Saving Black Men at the Barbershop

I came across a great article today which found that “After an eight-month, barbershop-based intervention, men with high blood pressure were much more likely to start receiving treatment and to get their blood pressure under control than their peers given standard care, Dr. Paul L. Hess of the University of Texas Southwestern Medical Center in Dallas and colleagues found.”

I pumped both my fists in the air when I read this article because “the potential public health impact of this community-based research is high, with thousands of black-owned barbershops nationwide.”

The numbers speak for themselves. At the end of the study, “the percentage of men in the enhanced intervention group who were getting treatment for their hypertension rose from 47% to 92%, while the percentage of those with their blood pressure under control increased from 19% to 58%.

Together we need to put pressure that the government and private foundations to put money behind this initiative to expand it across the United States. Can my public health folks provide information as to who the targets should be?

It’s so genius because it is so simple. Whether you are running for President or running from the authorities, barbershops are sanctuaries for Black men. Do you need proof? The article highlights that “while black churches have been used as outreach and blood pressure screening sites, Hess and his team state, ‘regular church attendance is much less common among black men and women.’” That issue is for another post.

Nevertheless, Hess and his team demonstrated that barbers themselves could be trained to deliver the intervention effectively. It makes sense to trust someone with a needle that you can trust with a blade on your face. It’s time to start thinking outside the box. I will keep you posted on any developments related to this study.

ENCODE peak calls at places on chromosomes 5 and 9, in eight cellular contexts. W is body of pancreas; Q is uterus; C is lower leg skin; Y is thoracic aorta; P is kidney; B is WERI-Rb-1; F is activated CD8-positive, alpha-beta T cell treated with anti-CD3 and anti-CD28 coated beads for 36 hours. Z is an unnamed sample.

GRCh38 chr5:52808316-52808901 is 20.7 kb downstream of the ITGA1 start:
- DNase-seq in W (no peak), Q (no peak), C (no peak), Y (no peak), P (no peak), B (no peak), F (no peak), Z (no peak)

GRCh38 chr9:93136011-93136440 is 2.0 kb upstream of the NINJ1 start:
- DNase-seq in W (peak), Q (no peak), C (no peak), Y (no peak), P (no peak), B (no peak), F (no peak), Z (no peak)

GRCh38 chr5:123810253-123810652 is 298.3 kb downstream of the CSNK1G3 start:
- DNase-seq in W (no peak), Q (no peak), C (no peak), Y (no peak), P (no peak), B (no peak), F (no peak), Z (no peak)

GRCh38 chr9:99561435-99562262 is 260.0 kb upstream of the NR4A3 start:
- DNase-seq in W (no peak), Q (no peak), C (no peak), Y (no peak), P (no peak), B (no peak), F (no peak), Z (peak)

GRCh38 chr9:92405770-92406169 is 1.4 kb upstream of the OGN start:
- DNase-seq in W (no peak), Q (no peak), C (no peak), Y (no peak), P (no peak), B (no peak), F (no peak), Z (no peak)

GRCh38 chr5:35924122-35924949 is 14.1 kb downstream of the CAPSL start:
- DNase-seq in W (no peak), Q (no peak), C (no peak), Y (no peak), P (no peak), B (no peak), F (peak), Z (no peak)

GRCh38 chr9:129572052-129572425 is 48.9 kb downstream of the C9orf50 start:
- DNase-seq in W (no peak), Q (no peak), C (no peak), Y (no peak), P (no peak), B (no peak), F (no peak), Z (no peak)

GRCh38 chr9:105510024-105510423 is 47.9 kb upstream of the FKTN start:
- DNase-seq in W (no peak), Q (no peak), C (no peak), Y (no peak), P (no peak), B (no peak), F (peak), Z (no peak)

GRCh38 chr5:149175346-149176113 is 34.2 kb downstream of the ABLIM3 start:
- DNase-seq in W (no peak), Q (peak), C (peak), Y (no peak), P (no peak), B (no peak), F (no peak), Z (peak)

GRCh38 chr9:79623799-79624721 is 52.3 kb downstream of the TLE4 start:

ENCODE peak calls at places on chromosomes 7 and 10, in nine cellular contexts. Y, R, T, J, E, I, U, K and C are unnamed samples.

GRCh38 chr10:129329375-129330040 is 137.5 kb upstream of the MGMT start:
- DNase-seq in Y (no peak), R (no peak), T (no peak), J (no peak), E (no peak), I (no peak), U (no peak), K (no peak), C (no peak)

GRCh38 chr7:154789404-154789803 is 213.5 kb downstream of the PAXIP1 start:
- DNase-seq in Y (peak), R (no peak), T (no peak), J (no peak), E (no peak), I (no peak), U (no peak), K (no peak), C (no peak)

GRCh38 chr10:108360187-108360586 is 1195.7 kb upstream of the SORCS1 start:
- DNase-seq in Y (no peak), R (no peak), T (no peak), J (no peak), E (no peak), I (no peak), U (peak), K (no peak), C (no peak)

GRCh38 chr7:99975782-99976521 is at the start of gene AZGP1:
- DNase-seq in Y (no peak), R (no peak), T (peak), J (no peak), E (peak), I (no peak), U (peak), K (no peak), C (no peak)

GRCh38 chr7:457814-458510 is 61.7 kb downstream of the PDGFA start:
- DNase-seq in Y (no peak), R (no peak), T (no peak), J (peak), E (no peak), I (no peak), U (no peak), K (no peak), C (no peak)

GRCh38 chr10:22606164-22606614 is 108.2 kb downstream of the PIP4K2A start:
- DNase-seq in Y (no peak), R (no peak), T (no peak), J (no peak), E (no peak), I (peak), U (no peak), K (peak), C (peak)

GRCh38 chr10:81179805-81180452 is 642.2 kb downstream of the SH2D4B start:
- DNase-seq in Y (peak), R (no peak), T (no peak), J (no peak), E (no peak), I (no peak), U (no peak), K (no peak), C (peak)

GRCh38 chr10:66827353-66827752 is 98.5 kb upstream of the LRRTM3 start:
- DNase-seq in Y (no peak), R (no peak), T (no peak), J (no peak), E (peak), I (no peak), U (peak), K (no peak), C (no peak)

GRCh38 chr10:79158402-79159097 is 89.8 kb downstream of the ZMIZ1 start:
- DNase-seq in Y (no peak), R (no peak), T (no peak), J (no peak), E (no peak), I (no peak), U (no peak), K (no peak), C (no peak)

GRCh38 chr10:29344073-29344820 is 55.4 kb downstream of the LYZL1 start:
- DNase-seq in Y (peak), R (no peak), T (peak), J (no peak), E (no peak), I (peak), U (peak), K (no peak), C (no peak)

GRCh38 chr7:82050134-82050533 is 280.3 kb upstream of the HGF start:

Stay up fam,

Brandon Q.


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4 responses to “Saving Black Men at the Barbershop”

  1. super_mujer06 says :

    Yes this is a great public health intervention. I am so happy to see other people take an interest in public health…yey my field is alive. The next step would probably be for the researchers to package their product and spread it to other places. I think it kind of has to start off slow and it can gain momentum as results are reproduced. They do the same with STD/HIV interventions for teen girls. I am glad you got hype B, I am hype too. Thanks for sharing!

  2. Brandon Q. says :

    What’s up Super! Man, I am still excited over this study. From your comment, I surmised that you are in public health. If this is so, how best can we support successful studies like this? Also, are there any other studies that our readersh should be made privy to? Thanks Super,

    Stay up fam,

  3. Garlin II says :

    Before on this site (, we’ve called out groups of Black men who have taken on health awareness head on. I applaud these efforts and pray that they inspire more people to realize that changes can be made by starting with personal relationsips.

  4. Christina says :

    The National Kidney Foundation of Michigan sponsors two programs called Healthy Hair & Dodge the Punch that are aimed at educating hair stylists and barbers to turn beauty and barber shops into health information centers.

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